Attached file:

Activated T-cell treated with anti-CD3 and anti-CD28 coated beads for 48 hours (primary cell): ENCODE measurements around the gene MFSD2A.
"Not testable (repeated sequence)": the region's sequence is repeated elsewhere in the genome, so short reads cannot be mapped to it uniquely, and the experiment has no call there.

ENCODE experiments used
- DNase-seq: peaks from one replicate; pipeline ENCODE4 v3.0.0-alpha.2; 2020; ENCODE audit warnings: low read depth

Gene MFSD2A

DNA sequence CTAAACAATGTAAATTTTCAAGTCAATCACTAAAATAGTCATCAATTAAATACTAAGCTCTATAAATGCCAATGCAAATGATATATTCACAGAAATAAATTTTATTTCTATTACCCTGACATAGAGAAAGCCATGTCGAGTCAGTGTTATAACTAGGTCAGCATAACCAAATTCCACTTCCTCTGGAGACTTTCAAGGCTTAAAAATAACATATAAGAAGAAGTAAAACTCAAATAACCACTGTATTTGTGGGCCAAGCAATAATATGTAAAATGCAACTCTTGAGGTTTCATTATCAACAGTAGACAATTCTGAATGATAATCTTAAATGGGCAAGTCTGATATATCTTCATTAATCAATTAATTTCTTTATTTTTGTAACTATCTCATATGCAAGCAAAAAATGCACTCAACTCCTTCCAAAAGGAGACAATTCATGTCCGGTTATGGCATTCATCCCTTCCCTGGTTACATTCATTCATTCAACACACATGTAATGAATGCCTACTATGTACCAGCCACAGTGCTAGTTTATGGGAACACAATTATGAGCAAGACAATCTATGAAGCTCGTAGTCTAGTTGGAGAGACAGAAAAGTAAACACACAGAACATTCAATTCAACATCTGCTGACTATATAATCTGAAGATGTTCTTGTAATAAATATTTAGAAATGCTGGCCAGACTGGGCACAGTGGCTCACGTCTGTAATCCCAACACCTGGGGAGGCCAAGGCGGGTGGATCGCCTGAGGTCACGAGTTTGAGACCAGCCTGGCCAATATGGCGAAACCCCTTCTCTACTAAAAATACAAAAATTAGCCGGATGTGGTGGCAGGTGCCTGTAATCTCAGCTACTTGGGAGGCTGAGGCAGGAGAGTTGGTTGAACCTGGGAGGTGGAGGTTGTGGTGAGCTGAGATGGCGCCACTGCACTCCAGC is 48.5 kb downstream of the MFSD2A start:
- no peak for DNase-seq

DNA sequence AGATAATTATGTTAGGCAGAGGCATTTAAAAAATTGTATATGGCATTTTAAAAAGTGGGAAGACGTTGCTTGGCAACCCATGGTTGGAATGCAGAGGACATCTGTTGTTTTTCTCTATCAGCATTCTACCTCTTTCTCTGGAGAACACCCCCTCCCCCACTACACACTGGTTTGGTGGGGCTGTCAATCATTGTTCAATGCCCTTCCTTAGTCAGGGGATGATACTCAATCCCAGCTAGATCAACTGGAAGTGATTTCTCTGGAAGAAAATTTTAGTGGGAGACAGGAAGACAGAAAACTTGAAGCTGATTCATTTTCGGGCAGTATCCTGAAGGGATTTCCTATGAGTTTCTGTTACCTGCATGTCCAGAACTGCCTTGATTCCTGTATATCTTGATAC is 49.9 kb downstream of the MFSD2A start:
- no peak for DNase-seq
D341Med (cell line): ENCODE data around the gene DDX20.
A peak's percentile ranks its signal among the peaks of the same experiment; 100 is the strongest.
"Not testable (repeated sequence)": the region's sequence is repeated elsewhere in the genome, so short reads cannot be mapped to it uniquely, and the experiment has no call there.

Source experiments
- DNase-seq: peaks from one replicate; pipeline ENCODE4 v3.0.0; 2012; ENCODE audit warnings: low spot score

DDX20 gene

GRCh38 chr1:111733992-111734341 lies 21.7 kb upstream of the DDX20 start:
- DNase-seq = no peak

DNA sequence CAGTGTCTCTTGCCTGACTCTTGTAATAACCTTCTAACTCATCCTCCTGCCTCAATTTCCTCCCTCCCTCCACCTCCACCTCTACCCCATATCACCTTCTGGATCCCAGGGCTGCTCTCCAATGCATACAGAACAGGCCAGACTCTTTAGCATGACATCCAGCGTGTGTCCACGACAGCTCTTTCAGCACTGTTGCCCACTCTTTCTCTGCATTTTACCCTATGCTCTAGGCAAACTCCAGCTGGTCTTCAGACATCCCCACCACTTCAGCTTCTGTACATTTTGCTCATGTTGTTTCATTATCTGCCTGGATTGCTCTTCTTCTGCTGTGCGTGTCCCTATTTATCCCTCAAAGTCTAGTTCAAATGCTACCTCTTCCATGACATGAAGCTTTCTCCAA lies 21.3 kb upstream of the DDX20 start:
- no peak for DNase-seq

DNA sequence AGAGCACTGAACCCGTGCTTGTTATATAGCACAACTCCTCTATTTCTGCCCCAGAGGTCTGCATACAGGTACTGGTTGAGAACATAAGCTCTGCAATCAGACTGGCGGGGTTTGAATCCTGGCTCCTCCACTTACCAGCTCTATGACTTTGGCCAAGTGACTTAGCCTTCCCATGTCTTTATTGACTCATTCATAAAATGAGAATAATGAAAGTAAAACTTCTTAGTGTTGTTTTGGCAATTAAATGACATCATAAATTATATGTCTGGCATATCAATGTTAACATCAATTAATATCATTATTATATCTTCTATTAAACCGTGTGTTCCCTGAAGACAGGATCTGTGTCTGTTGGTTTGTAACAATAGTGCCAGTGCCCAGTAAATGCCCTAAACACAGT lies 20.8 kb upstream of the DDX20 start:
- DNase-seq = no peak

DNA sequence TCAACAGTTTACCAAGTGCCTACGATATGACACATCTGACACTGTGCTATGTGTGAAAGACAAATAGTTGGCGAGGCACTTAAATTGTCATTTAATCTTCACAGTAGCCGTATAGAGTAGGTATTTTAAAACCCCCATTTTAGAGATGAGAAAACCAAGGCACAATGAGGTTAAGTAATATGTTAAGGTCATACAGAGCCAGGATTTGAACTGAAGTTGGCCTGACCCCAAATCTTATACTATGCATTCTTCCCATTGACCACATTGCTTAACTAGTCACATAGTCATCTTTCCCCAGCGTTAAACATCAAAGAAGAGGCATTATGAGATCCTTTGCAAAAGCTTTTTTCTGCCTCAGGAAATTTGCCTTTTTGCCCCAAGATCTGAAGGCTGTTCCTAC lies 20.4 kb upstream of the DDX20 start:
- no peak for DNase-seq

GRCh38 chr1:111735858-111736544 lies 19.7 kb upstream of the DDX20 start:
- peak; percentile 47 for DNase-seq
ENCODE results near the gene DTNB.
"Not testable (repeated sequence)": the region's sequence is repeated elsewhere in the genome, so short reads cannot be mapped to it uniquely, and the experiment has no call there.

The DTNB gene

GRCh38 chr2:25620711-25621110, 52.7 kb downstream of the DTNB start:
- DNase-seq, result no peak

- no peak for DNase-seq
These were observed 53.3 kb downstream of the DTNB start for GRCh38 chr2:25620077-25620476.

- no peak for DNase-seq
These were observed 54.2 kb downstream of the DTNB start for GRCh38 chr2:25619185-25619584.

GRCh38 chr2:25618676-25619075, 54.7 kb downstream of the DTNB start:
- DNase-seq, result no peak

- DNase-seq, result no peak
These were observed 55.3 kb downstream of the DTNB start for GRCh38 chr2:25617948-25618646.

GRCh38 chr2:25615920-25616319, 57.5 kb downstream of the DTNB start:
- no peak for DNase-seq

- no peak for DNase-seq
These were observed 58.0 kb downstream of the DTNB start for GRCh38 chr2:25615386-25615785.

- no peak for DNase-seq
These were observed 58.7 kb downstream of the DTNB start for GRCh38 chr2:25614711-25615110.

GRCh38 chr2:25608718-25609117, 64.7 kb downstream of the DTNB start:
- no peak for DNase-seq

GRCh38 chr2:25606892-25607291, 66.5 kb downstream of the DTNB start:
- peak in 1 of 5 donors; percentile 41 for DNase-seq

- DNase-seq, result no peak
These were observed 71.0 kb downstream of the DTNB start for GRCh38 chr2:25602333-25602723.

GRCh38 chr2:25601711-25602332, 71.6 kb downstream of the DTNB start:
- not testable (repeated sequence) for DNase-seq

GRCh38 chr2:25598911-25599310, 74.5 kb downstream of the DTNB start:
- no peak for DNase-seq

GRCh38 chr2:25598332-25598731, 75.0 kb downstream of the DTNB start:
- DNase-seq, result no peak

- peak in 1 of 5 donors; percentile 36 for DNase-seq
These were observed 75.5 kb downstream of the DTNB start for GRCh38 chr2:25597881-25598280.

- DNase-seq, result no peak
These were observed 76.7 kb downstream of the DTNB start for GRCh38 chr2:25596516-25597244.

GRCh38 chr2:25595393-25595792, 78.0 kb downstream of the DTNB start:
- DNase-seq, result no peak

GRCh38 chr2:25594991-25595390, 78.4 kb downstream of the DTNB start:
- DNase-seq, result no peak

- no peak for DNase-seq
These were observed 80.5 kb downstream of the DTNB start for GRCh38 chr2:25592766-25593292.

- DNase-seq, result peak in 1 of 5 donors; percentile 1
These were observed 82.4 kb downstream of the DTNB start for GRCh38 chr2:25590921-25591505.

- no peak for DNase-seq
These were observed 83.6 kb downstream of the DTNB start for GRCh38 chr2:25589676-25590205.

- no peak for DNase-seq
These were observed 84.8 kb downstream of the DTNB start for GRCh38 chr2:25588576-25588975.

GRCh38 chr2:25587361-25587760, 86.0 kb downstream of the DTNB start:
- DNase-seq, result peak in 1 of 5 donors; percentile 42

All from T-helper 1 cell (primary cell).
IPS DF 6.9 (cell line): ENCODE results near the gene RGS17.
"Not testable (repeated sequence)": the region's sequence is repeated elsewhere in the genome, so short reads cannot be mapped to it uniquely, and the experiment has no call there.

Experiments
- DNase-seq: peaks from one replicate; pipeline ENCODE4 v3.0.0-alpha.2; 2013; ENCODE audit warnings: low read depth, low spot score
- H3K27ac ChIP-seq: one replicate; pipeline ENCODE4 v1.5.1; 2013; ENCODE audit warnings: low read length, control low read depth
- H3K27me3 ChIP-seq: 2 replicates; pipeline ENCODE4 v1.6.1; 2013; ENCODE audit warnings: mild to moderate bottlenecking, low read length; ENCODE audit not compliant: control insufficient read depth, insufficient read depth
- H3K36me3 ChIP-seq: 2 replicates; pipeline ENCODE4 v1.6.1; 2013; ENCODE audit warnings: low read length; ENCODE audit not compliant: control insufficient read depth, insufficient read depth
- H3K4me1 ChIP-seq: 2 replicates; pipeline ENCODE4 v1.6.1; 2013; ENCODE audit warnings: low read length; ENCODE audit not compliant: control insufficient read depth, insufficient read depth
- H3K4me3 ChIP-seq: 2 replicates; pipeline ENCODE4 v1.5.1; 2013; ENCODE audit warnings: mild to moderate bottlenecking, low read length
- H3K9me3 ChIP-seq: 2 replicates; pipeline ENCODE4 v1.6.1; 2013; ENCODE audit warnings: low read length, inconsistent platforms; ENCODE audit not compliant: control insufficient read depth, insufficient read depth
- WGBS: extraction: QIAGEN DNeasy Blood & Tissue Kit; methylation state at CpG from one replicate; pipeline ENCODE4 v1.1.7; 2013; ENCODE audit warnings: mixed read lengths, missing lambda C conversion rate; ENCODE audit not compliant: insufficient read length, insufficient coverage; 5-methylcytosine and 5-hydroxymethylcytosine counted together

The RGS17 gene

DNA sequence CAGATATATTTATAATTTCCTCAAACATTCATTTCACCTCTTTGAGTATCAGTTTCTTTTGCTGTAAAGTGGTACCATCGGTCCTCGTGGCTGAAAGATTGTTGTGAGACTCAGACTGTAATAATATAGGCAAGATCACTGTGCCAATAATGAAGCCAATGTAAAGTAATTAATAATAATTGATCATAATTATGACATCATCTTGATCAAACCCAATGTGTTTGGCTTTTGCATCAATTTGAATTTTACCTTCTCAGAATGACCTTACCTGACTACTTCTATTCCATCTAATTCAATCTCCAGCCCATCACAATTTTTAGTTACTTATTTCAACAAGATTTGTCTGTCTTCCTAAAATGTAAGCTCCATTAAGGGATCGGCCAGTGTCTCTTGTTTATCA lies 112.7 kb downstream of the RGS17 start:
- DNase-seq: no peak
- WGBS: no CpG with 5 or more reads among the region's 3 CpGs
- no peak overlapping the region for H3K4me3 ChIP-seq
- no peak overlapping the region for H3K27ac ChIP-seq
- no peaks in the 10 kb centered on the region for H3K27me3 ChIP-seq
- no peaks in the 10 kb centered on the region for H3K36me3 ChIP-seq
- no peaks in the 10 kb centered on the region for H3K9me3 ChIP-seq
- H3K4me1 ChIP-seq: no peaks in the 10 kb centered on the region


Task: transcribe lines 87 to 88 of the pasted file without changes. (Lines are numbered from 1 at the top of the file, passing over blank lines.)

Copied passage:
The RGS17 gene

DNA sequence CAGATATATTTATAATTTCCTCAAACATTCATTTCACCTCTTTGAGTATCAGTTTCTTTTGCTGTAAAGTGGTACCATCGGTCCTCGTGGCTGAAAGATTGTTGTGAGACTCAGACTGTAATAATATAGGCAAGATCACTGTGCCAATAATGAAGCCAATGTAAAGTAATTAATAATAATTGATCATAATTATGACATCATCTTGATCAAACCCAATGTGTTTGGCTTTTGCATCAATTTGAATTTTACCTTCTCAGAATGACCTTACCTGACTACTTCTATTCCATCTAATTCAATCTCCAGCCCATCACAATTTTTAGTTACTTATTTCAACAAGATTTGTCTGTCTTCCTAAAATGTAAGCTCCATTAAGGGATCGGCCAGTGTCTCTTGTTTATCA lies 112.7 kb downstream of the RGS17 start: